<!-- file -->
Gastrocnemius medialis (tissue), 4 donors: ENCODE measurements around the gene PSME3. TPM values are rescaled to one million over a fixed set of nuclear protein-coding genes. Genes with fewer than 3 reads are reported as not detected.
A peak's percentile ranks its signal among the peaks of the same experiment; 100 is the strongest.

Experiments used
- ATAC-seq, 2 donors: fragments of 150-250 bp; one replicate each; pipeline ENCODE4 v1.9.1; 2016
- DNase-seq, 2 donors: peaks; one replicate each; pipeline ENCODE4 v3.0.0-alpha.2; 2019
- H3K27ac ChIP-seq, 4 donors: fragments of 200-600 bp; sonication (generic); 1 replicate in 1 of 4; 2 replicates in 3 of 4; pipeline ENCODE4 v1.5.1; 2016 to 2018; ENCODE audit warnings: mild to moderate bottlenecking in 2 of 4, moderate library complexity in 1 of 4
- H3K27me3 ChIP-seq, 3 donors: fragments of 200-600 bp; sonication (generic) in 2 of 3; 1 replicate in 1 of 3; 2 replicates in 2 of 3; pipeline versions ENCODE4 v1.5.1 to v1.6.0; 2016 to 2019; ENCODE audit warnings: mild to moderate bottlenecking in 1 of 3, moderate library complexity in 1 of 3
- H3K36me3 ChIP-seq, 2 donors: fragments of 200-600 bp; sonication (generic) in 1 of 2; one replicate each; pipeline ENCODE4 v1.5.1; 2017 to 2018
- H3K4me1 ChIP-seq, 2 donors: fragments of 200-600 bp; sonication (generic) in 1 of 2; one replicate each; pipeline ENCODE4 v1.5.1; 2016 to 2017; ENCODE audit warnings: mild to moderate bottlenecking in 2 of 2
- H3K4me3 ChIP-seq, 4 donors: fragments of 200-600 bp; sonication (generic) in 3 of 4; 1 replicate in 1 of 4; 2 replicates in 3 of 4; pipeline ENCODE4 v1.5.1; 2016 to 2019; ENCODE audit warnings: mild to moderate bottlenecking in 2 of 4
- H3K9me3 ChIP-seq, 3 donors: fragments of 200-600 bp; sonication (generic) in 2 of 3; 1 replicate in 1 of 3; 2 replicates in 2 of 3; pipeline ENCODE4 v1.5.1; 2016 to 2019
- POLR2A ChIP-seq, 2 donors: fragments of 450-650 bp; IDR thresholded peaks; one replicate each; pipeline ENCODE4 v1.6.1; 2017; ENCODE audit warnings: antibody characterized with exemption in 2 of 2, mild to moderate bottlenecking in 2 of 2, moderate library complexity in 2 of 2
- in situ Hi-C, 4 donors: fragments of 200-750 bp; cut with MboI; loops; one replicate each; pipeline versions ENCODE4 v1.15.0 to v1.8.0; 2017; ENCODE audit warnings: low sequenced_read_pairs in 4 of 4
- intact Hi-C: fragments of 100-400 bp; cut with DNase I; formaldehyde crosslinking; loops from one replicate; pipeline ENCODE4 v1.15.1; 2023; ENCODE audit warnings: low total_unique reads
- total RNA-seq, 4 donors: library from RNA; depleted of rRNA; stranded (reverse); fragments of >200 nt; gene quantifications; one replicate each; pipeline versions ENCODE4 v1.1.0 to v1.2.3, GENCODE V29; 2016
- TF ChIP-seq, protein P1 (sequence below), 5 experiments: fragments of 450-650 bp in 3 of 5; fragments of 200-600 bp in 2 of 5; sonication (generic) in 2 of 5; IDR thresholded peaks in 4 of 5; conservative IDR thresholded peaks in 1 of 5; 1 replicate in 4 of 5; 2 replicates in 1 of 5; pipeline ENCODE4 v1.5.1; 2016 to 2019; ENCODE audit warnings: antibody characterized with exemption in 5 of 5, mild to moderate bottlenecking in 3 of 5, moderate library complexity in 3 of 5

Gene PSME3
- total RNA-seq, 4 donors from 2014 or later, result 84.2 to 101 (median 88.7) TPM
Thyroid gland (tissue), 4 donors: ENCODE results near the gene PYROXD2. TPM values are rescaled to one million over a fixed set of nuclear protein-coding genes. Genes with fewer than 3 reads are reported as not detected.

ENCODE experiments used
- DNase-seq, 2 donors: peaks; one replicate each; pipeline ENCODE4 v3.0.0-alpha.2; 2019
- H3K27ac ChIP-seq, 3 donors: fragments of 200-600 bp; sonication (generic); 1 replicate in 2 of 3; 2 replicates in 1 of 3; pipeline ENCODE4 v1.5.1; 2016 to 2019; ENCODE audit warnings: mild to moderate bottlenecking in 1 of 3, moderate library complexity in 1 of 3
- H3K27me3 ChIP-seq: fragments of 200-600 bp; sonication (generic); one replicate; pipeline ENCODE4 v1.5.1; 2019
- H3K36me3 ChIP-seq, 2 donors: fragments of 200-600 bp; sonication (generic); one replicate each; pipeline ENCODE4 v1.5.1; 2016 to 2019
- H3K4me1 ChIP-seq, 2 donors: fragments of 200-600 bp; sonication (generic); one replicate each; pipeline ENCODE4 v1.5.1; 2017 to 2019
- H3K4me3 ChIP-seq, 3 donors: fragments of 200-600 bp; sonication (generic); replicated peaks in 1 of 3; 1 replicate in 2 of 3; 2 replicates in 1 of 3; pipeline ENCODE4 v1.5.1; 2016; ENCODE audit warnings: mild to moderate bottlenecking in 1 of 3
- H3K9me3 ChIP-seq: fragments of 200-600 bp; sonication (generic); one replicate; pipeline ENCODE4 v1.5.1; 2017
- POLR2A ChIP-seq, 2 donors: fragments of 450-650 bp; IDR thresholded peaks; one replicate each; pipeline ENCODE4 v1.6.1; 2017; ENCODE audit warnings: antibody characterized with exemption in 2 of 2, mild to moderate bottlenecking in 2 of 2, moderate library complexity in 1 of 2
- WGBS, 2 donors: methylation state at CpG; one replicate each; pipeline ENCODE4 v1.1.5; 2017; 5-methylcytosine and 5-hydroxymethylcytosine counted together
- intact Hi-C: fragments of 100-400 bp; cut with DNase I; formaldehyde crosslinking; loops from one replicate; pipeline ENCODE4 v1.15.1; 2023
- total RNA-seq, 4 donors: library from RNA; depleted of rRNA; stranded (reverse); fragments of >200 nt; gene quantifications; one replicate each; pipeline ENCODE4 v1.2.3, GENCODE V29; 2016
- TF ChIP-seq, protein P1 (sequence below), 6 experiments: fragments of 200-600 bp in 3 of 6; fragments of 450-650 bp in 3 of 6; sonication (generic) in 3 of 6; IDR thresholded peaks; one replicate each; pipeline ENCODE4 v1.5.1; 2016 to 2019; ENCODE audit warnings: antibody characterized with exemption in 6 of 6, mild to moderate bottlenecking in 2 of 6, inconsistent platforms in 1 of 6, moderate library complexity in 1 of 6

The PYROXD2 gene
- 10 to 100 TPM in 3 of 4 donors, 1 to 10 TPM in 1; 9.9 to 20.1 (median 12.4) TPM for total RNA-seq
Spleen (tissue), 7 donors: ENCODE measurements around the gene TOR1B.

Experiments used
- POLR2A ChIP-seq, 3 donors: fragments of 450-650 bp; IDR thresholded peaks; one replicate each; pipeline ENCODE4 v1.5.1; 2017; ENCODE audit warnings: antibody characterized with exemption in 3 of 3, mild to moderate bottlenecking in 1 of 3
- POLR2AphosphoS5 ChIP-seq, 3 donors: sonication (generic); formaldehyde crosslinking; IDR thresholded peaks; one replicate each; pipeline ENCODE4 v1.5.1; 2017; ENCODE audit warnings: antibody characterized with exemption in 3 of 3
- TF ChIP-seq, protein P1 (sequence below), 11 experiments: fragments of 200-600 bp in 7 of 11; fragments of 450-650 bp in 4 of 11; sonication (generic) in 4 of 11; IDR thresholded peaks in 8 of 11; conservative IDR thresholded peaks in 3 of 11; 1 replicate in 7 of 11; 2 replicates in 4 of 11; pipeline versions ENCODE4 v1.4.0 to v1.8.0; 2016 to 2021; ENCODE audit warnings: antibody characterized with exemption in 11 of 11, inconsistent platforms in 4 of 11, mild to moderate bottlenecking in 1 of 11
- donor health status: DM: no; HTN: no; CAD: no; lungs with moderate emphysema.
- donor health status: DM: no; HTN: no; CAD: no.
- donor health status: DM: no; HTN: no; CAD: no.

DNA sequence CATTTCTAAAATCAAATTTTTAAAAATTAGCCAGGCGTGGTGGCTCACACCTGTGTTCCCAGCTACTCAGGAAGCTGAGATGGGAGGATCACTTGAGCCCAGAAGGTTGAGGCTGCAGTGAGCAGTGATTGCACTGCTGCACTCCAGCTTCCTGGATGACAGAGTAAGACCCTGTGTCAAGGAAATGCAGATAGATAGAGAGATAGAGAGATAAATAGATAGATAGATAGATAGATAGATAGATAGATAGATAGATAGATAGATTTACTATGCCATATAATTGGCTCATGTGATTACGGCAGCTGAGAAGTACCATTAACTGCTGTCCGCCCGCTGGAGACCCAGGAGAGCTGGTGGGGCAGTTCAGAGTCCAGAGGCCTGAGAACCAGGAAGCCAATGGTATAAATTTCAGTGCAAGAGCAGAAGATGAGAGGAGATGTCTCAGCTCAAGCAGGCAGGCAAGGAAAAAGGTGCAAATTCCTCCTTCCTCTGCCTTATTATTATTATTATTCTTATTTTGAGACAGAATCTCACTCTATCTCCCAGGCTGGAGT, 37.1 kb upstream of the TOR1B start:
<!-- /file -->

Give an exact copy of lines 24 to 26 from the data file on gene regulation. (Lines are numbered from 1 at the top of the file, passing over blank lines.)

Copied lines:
- H3K36me3 ChIP-seq, 2 donors: fragments of 200-600 bp; sonication (generic); one replicate each; pipeline ENCODE4 v1.5.1; 2016 to 2019
- H3K4me1 ChIP-seq, 2 donors: fragments of 200-600 bp; sonication (generic); one replicate each; pipeline ENCODE4 v1.5.1; 2017 to 2019
- H3K4me3 ChIP-seq, 3 donors: fragments of 200-600 bp; sonication (generic); replicated peaks in 1 of 3; 1 replicate in 2 of 3; 2 replicates in 1 of 3; pipeline ENCODE4 v1.5.1; 2016; ENCODE audit warnings: mild to moderate bottlenecking in 1 of 3